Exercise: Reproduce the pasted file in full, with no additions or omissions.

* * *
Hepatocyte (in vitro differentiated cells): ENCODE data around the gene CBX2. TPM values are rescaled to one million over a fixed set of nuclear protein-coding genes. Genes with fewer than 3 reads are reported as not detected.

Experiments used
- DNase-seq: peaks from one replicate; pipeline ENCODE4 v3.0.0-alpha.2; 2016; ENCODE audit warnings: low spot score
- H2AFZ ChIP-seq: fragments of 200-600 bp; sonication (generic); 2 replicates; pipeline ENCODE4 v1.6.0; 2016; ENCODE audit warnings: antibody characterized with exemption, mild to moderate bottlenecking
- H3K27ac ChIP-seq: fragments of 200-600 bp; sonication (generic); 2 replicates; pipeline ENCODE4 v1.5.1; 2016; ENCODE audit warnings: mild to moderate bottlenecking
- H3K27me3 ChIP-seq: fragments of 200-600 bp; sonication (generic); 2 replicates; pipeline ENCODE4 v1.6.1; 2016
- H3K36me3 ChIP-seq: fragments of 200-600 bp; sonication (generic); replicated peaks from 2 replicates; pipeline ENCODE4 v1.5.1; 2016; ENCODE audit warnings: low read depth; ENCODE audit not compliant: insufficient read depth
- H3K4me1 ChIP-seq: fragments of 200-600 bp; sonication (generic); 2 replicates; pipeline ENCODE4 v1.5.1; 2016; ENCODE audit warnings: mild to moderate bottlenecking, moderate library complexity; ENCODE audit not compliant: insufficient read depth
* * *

Hepatocyte (in vitro differentiated cells): ENCODE data around the gene CBX2. TPM values are rescaled to one million over a fixed set of nuclear protein-coding genes. Genes with fewer than 3 reads are reported as not detected.

Experiments used
- DNase-seq: peaks from one replicate; pipeline ENCODE4 v3.0.0-alpha.2; 2016; ENCODE audit warnings: low spot score
- H2AFZ ChIP-seq: fragments of 200-600 bp; sonication (generic); 2 replicates; pipeline ENCODE4 v1.6.0; 2016; ENCODE audit warnings: antibody characterized with exemption, mild to moderate bottlenecking
- H3K27ac ChIP-seq: fragments of 200-600 bp; sonication (generic); 2 replicates; pipeline ENCODE4 v1.5.1; 2016; ENCODE audit warnings: mild to moderate bottlenecking
- H3K27me3 ChIP-seq: fragments of 200-600 bp; sonication (generic); 2 replicates; pipeline ENCODE4 v1.6.1; 2016
- H3K36me3 ChIP-seq: fragments of 200-600 bp; sonication (generic); replicated peaks from 2 replicates; pipeline ENCODE4 v1.5.1; 2016; ENCODE audit warnings: low read depth; ENCODE audit not compliant: insufficient read depth
- H3K4me1 ChIP-seq: fragments of 200-600 bp; sonication (generic); 2 replicates; pipeline ENCODE4 v1.5.1; 2016; ENCODE audit warnings: mild to moderate bottlenecking, moderate library complexity; ENCODE audit not compliant: insufficient read depth